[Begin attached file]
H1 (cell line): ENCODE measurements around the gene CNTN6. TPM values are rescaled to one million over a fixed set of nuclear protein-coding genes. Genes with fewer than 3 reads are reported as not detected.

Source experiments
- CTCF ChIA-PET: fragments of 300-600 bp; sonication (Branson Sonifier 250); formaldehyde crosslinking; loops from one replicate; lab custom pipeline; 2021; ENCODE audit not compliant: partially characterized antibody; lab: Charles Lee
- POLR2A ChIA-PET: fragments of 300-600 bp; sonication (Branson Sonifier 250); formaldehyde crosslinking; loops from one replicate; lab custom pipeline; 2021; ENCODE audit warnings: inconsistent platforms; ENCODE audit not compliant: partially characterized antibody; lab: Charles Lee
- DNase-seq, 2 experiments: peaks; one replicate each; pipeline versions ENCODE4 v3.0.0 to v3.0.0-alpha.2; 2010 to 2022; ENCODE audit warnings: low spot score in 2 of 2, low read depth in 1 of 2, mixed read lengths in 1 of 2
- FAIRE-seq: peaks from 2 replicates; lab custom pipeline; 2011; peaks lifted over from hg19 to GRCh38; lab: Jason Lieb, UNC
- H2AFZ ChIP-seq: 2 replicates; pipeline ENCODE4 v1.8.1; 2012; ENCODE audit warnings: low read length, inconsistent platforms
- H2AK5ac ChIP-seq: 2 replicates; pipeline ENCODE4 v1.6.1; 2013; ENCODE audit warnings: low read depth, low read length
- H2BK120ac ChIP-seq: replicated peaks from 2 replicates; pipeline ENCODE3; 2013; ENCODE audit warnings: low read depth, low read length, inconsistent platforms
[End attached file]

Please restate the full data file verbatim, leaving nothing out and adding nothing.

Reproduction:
H1 (cell line): ENCODE measurements around the gene CNTN6. TPM values are rescaled to one million over a fixed set of nuclear protein-coding genes. Genes with fewer than 3 reads are reported as not detected.

Source experiments
- CTCF ChIA-PET: fragments of 300-600 bp; sonication (Branson Sonifier 250); formaldehyde crosslinking; loops from one replicate; lab custom pipeline; 2021; ENCODE audit not compliant: partially characterized antibody; lab: Charles Lee
- POLR2A ChIA-PET: fragments of 300-600 bp; sonication (Branson Sonifier 250); formaldehyde crosslinking; loops from one replicate; lab custom pipeline; 2021; ENCODE audit warnings: inconsistent platforms; ENCODE audit not compliant: partially characterized antibody; lab: Charles Lee
- DNase-seq, 2 experiments: peaks; one replicate each; pipeline versions ENCODE4 v3.0.0 to v3.0.0-alpha.2; 2010 to 2022; ENCODE audit warnings: low spot score in 2 of 2, low read depth in 1 of 2, mixed read lengths in 1 of 2
- FAIRE-seq: peaks from 2 replicates; lab custom pipeline; 2011; peaks lifted over from hg19 to GRCh38; lab: Jason Lieb, UNC
- H2AFZ ChIP-seq: 2 replicates; pipeline ENCODE4 v1.8.1; 2012; ENCODE audit warnings: low read length, inconsistent platforms
- H2AK5ac ChIP-seq: 2 replicates; pipeline ENCODE4 v1.6.1; 2013; ENCODE audit warnings: low read depth, low read length
- H2BK120ac ChIP-seq: replicated peaks from 2 replicates; pipeline ENCODE3; 2013; ENCODE audit warnings: low read depth, low read length, inconsistent platforms